Seed Propagation


The demand for planting materials continues to increase every year especially now that the greening program has gained greater attention and support from the government, non-government organizations and other groups/individuals. These planting materials may be in the form of seeds, seedlings, cuttings, and wildlings.

The increased demand calls for the intensified production of quality planting materials. This will support the government’s effort for environmental services, enterprise development and self-sufficiency not only for major forest products, but also for fruit, ornamental, and medicinal crops.

However, the quality, quantity and availability of the planting materials at the right time are critical issues that need to be addressed in order to attain success of the massive greening program. These issues can be resolved by strengthening the production of planting materials, the establishment of nurseries through the involvement of various stakeholders, and adoption of appropriate technologies.


Planting materials may be propagated either from seeds or vegetative parts of plants.


A seedling is a nursery-grown planting material developed from a seed. While most of the nursery-grown seedlings are healthy, some may have defects/ imperfections. These defects may or may not be visible to the eye.

Healthy seedlings come from superior seeds. Superior seeds come from selected mother trees. From such source, healthy seedlings ensure higher survival rate and will grow to be vigorous and productive trees. A mother tree has the following characteristics:

  • Height: the tree is the tallest in the stand of trees
  • Diameter: the diameter of the bole is as big as possible for the species
  • Bole: the bole or trunk of the tree is straight from the base to the top
  • Crown: has well-balanced crown
  • Branches: they are equally distributed and relatively perpendicular to the bole
  • Health: the tree is free from pests, diseases and defects

For fruit trees, a mother tree has:

  • Strong and hardy trunk/bole
  • Erect to spreading branches
  • Regularity in bearing fruits
  • High yield
  • Free from pests and diseases
  • High percentage of the edible portion of fruits has:
    • - excellent eating quality
    • - skin that easily peels off and does not adhere to flesh
    • - seeds that does not also adhere to flesh

Considering the value of healthy seedlings, planters are encouraged to produce/raise these on their own. Although this entails a higher cost, producing one’s own healthy seedlings will eventually prove to be a sound investment.

Know a healthy seedling when you see one

A seedling may appear healthy at first glance but, a closer look can prove otherwise. A healthy seedling has the following characteristics:

  • It is free from injuries such as torn leaves, broken/bent stems, and a nick or a cut on the stem.
  • It is free from diseases such as abnormal development and discoloration of plant parts.
  • It is free from insect infestation such as the presence of ants, grasshoppers, butterfly larvae that usually eat their leaves/stem.
  • It has a relatively thick or woody stem.
  • It has a well-balanced shoot and root ratio. This means that the shoot should be proportionate to the root system to balance the intake and loss of water.
  • For a bareroot seedling, it has a firm and fresh rootsystem with many rootlets.

Ensure healthy seedlings thru proper procedures/ technologies

Healthy seedlings can be produced through proper procedures and technologies.

Seed Collection

There are three ways to collect fruits/seeds from selected mother trees:

  • Collection from the ground
  • This practice is common for trees with fruits that fall to the ground after maturity, such as Kamagong (Diospyros philippinensis), Santol (Sandoricum koetjape), Mahogany (Swietenia macrophylla), and Katmon (Dillenia philippinensis).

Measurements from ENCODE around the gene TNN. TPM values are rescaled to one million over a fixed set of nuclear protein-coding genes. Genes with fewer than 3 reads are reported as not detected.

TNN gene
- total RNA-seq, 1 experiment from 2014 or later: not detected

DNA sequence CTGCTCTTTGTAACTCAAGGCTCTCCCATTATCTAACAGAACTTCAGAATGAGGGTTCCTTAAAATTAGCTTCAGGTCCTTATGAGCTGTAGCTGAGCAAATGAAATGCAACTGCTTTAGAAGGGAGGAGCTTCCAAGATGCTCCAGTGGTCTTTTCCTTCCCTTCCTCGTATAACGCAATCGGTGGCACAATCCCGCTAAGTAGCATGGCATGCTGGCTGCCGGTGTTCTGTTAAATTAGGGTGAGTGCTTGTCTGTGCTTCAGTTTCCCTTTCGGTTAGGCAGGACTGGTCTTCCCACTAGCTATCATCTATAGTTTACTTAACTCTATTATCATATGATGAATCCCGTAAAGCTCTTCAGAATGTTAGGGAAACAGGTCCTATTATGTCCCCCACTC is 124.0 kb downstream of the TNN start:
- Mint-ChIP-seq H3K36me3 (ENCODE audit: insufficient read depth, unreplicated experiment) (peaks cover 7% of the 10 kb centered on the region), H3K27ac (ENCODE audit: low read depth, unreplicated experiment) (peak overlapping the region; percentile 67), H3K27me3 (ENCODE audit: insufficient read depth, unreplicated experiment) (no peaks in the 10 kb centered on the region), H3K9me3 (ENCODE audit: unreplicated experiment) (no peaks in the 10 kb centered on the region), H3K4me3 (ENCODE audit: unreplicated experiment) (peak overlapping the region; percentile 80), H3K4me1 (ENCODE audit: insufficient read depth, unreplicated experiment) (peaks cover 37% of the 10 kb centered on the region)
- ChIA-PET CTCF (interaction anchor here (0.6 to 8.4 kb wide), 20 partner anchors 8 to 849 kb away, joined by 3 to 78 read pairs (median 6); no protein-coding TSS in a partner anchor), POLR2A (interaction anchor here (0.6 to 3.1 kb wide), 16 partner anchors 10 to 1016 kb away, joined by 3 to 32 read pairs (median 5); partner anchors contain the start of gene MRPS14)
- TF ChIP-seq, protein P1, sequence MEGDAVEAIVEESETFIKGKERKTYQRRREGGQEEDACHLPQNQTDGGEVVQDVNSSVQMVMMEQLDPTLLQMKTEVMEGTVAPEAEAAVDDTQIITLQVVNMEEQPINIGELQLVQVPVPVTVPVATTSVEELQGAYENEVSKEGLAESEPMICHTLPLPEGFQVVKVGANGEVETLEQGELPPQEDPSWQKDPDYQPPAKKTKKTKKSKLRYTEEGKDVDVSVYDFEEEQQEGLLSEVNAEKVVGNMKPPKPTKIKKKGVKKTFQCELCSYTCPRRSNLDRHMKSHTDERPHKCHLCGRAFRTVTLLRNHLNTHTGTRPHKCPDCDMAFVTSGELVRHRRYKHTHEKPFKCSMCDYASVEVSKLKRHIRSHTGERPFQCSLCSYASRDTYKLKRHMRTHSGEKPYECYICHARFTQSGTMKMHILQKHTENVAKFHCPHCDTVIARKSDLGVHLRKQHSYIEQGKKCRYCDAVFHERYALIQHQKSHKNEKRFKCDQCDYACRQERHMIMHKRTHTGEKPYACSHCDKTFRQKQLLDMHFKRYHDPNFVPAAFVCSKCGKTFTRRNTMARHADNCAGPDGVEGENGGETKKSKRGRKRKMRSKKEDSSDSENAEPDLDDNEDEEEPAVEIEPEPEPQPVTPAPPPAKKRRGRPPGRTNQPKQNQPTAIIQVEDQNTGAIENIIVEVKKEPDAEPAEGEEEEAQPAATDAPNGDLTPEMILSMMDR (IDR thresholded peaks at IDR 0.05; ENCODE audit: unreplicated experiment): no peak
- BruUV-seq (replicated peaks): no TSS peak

• Gather fruits and seeds right after they have fallen to avoid the risk of collecting immature, decayed and/or germinated seeds. Collect fruits that fall during the peak of the fruiting season to ensure higher viability of the seeds. Seeds from fruits collected during the initial, and towards the end, of the fruiting season are usually inferior.
  • Collection from standing trees
  • Gather fruits/seeds from standing trees by climbing trees either with a safety belt or with the aid of a rope tied on the bare feet. Ladders can also be used to pick the fruits/seeds. Tree climbing is necessary for tall trees with small seeds such as Molave (Vitex parviflora), Bagras (Eucalyptus deglupta), Agoho (Casuarina equisetifolia), or Banaba (Lagerstroemia specbsa).
  • Collection by shaking branches
  • Another way of collection is by shaking the branches of the tree either manually or with the aid of a rope tied at the tip of the branches.
Other factors to consider:

  • Collect seeds from the local source whenever possible and/or in areas with the same climatic condition as the planting site.
  • Collect seeds from fruits or pods that have fallen to the ground before they begin to open and/or germinate.
  • Collect the seeds during the tree’s regular fruiting season. (Refer to Seed Collection Calendar in Annex A)

Seed Processing

Process the seeds properly to avoid damage and attain high percentage germination.

Extract the seeds from the collected fruits and immediately dry them for easier storage and transport. Sun or air dry the seeds to save them from fungal and micro-organism infection and insect attack.

In addition, separate the seeds from impurities through any of the following methods:

  • Floatation
  • Submerge the seeds in water. Seeds that float are empty and therefore will not germinate.

  • Winnowing or Blowing
  • Expose the seeds to the wind. Those seeds that are carried by air will not germinate, thus are useless.

  • Screening or Sieving
  • Sieve the seeds by shaking or rubbing through a screen until all impurities are removed.

  • Sorting
  • Sorting separates the defective from the good seeds. This is applicable mostly to bigger-sized seeds.

Seed Testing

Seed testing is done to determine the quality and the capability of seeds to germinate into healthy seedlings. This can be done through the following:

  • Viability test. This is done by germinating randomly sampled seeds using appropriate pre-germination treatment to determine how many will germinate.
  • Seed health test. This is done through visual or laboratory examination of the seeds to identify disease-causing organisms, such as fungi, bacteria, viruses, as well as animal pest, such as worms and insects.

Seed Storage and Handling

Seed storage is a technique where seeds are kept under favorable environmental conditions to maintain seed viability. This is to keep excess viable seeds for future use when seeds are no longer available for collection.